Created by families, for families


Risk Management

By Jay D. Eich, CFP®, CPA


Risk Management for high-net-worth families involves cost-effectively transferring risk in order to minimize the financial damage of a catastrophic, unanticipated event.  A high-net-worth individual is faced with the added decision of whether to self-insure or purchase insurance coverage.  Some of the vital components of managing risk are medical, long-term care, disability, life, and property and casualty insurance.  Each of these areas has numerous products sold by a multitude of different providers.  Often the complexity of the products serves as a roadblock to purchasing coverage. At Trust Company of the South, we do not sell insurance policies. We do, however, help our clients identify potential areas of risk and then partner with firms who specialize in each individual area. Below are some issues to consider.

Life Insurance

Life insurance products can be categorized as either term or permanent.   In the case of term insurance, you purchase coverage for a set period of time.  The policy distributes proceeds only on the death of the insured.  On the other hand, permanent life insurance products, which include whole life, index universal life, and variable universal life, build cash value each year which can be withdrawn, in addition to protecting your family from lost income or assets via a death benefit.  High-net-worth individuals may also use life insurance to minimize estate tax (typically with second-to-die coverage), protect against the loss of a business partner (via a buy-sell agreement), and tax efficiently save additional assets.

One area that has received recent attention is life settlements – when a policyholder sells his or her policy to a third party for a lump sum cash payment.  More often, however, an unwanted policy is allowed to expire, or sold back to the life insurance company for a fraction of what could be received from a third party.

If you already have an existing policy, it is important to have an independent policy review to validate that the policy is performing as intended.

Medical Insurance

If you are an employee or business owner, your medical insurance will typically be through a company-owned policy.  Usually there are only a few coverage decisions to make, such as how high your deductible will be and whether or not you should combine your plan with a health savings account.  In 2020, that will change.  In 2020 companies will be able to provide employees with tax-free dollars to purchase an individual policy rather than offering participation in a traditional group health plan, thereby generating many more coverage options.  If you are self-employed or no longer working, there are already numerous coverage decisions to make including which Medicare plan to select.

High-net-worth individuals need to pay careful attention to coverage when travelling abroad. Many of our clients own second homes in remote areas and need to consider additional coverage such as Medivac transportation.  Many also purchase concierge medical service coverage.  Concierge medical coverage occurs when there is a relationship between a primary care physician and a patient when, in exchange for enhanced care, the patient pays an annual fee or retainer.  The annual fee allows the physician to reduce his or her patient load and thus have more time with each patient.

Disability Insurance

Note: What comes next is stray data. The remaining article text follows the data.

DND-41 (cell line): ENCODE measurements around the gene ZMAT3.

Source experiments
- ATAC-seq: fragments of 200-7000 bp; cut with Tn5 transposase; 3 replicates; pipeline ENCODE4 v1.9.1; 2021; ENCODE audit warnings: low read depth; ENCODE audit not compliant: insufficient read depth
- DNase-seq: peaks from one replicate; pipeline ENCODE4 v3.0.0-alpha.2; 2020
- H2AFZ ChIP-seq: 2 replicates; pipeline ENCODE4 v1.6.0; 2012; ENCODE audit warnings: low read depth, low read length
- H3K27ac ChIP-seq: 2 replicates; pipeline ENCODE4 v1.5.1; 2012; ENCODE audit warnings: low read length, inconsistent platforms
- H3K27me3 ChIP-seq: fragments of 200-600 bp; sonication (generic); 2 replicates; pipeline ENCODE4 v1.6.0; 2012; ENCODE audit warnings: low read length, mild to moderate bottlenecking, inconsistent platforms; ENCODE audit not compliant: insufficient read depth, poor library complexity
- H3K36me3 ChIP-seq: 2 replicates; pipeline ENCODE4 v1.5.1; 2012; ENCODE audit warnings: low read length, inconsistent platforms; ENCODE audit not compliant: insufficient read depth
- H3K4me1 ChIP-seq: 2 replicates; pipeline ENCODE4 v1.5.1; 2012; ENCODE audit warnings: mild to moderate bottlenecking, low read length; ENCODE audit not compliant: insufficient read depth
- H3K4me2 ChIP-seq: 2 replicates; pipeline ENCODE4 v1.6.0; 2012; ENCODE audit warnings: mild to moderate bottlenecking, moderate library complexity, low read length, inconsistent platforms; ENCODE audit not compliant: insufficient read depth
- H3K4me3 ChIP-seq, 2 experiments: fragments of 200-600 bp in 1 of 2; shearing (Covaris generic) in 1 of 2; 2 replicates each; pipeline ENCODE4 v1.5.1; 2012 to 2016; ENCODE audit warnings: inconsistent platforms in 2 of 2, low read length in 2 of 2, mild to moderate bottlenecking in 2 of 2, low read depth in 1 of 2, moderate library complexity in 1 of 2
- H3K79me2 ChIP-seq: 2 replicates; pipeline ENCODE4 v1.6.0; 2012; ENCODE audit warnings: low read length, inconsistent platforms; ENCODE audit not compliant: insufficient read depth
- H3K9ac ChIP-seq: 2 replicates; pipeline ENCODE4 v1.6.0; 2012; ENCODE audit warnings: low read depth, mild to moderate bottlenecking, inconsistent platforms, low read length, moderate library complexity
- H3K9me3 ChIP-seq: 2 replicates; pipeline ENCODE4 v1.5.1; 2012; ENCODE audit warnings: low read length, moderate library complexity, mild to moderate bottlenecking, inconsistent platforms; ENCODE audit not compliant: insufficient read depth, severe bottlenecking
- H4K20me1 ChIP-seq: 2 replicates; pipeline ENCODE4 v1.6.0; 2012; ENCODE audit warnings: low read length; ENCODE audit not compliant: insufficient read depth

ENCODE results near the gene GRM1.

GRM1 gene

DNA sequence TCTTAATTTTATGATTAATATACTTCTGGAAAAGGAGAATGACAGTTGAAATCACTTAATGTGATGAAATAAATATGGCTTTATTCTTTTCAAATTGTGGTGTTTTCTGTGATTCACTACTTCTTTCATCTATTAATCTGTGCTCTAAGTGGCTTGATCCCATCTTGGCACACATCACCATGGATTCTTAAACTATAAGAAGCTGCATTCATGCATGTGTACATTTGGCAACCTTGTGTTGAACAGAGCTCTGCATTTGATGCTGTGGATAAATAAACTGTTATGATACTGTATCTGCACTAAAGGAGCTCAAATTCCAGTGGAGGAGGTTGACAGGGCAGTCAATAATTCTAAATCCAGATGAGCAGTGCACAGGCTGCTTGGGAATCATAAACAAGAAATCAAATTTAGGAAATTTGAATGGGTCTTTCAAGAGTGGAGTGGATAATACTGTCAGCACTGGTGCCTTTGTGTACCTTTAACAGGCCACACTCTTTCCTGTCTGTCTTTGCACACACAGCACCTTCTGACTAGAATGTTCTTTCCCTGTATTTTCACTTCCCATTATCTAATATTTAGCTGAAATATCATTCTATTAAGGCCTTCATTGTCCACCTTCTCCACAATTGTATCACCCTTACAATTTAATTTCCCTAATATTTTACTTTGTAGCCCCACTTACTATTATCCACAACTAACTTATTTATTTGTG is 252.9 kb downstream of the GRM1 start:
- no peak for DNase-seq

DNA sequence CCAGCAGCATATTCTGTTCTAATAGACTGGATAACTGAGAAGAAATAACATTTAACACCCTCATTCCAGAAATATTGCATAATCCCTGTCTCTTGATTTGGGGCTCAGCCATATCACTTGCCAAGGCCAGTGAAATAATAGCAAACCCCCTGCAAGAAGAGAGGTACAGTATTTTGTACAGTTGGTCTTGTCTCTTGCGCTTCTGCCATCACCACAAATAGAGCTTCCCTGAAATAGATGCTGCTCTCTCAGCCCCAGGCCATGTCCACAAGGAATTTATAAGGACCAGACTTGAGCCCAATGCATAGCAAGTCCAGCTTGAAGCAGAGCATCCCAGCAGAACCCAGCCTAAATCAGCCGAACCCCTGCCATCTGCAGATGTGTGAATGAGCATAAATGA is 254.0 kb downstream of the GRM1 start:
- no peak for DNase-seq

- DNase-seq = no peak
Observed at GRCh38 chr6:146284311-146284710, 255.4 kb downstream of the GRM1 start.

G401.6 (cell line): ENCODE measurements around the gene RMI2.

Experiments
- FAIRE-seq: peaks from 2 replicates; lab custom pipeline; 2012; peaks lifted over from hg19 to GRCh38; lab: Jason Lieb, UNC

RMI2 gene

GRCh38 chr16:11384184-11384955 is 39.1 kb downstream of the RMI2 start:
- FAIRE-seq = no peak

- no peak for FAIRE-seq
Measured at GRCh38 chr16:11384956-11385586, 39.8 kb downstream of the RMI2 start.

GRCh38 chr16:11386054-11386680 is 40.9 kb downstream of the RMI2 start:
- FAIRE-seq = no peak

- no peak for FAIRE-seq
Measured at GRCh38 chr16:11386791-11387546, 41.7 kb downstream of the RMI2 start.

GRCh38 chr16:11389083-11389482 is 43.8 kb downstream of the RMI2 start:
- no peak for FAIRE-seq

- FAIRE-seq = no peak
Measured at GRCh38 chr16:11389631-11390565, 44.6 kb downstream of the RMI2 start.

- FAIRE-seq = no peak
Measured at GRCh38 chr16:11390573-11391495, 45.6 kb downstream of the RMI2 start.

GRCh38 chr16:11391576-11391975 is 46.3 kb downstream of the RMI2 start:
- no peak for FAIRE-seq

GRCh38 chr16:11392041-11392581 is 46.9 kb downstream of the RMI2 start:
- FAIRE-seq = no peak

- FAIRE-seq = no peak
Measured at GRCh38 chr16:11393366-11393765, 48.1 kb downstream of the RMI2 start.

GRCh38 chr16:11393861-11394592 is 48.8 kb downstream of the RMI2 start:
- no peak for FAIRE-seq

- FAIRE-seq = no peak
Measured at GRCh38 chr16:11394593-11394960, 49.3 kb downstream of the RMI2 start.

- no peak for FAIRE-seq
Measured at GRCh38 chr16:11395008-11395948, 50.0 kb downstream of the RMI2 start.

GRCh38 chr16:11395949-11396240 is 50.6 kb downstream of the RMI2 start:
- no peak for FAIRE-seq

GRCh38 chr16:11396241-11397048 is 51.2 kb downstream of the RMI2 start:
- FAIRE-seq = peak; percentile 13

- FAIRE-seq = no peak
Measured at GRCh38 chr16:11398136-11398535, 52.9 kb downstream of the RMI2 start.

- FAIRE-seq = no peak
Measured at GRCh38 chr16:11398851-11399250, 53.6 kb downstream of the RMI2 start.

Many individuals focus on providing for their beneficiaries in the event of death, and often underestimate the impact of a significant drop in income. When evaluating disability insurance, points to consider include whether or not disability income is taxable (it will depend on the policy) and how much income is covered.  Often high-net-worth individuals receive significant bonuses which they use to fund living expenses, but many disability policies cover only the loss of salary, not bonuses.

Property and Casualty Insurance

As wealth increases, the need for more customized property and casualty insurance solutions becomes necessary.  Assets may include multiple luxury residences, often remote, private air and watercraft, classic and exotic automobiles, jewelry and art. A review will often reveal that clients are underinsured, usually because they are using a provider who does not focus on the needs of high-net-worth families. We typically see clients underinsured in the area of umbrella insurance, which provides coverage in excess of the limits specified in other policies.

Long-Term Care Coverage

Long-term care insurance encompasses care not covered by health insurance, Medicare, or Medicaid. Coverage begins when one can no longer perform the activities of daily living such as eating, dressing, or bathing.  According to the Administration for Community Living, part of the Department of Health and Human Services, roughly seven in ten people turning age 65 today will need some type of long-term care services.  On average, care is needed for three years, but in many instances can be longer.  High-net-worth individuals typically prefer to receive care at home. Cost for in-home care or care at a high quality facility can easily exceed $100,000 a year.

Long-term care polices can be sold separately or combined with a life insurance policy.  While high-net-worth individuals have the asset levels to self-fund, there can be situations, both financial and emotional, in which they should consider purchasing a long-term care policy.

At Trust Company of the South, we believe in a holistic approach to wealth management; effective wealth management is much more than managing money.  We work with our clients to analyze and provide solutions to minimize the risks they face related to loss of income, health and property. Please contact us if you are interested in a review of your risk management plan.

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